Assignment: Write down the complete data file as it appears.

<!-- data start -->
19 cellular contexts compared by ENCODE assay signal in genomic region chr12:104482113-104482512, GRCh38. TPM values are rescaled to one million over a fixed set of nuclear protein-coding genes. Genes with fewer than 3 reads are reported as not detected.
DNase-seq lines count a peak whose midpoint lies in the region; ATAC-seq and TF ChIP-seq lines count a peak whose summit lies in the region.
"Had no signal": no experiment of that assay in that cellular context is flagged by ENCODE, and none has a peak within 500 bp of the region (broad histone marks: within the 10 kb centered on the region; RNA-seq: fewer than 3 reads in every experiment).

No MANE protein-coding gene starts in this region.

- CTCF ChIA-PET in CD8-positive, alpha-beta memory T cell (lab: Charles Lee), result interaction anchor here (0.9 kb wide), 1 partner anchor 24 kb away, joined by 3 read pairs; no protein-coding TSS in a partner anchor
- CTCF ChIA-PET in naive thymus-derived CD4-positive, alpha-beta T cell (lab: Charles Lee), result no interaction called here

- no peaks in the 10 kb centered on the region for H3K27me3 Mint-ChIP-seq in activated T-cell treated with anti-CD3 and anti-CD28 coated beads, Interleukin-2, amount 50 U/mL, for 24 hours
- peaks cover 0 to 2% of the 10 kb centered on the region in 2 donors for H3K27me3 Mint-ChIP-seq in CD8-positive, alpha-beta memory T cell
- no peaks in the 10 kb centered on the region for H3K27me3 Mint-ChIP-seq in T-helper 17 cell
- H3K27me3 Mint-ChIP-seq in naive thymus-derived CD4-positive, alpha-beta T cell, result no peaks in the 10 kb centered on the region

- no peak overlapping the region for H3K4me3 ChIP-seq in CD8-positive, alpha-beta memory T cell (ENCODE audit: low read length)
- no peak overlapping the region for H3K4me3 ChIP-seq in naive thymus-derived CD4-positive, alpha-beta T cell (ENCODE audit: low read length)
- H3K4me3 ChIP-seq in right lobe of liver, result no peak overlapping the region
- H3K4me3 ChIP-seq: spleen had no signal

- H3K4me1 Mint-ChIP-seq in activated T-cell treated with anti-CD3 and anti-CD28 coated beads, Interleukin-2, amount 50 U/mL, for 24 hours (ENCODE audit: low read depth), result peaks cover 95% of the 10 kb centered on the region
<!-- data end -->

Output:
19 cellular contexts compared by ENCODE assay signal in genomic region chr12:104482113-104482512, GRCh38. TPM values are rescaled to one million over a fixed set of nuclear protein-coding genes. Genes with fewer than 3 reads are reported as not detected.
DNase-seq lines count a peak whose midpoint lies in the region; ATAC-seq and TF ChIP-seq lines count a peak whose summit lies in the region.
"Had no signal": no experiment of that assay in that cellular context is flagged by ENCODE, and none has a peak within 500 bp of the region (broad histone marks: within the 10 kb centered on the region; RNA-seq: fewer than 3 reads in every experiment).

No MANE protein-coding gene starts in this region.

- CTCF ChIA-PET in CD8-positive, alpha-beta memory T cell (lab: Charles Lee), result interaction anchor here (0.9 kb wide), 1 partner anchor 24 kb away, joined by 3 read pairs; no protein-coding TSS in a partner anchor
- CTCF ChIA-PET in naive thymus-derived CD4-positive, alpha-beta T cell (lab: Charles Lee), result no interaction called here

- no peaks in the 10 kb centered on the region for H3K27me3 Mint-ChIP-seq in activated T-cell treated with anti-CD3 and anti-CD28 coated beads, Interleukin-2, amount 50 U/mL, for 24 hours
- peaks cover 0 to 2% of the 10 kb centered on the region in 2 donors for H3K27me3 Mint-ChIP-seq in CD8-positive, alpha-beta memory T cell
- no peaks in the 10 kb centered on the region for H3K27me3 Mint-ChIP-seq in T-helper 17 cell
- H3K27me3 Mint-ChIP-seq in naive thymus-derived CD4-positive, alpha-beta T cell, result no peaks in the 10 kb centered on the region

- no peak overlapping the region for H3K4me3 ChIP-seq in CD8-positive, alpha-beta memory T cell (ENCODE audit: low read length)
- no peak overlapping the region for H3K4me3 ChIP-seq in naive thymus-derived CD4-positive, alpha-beta T cell (ENCODE audit: low read length)
- H3K4me3 ChIP-seq in right lobe of liver, result no peak overlapping the region
- H3K4me3 ChIP-seq: spleen had no signal

- H3K4me1 Mint-ChIP-seq in activated T-cell treated with anti-CD3 and anti-CD28 coated beads, Interleukin-2, amount 50 U/mL, for 24 hours (ENCODE audit: low read depth), result peaks cover 95% of the 10 kb centered on the region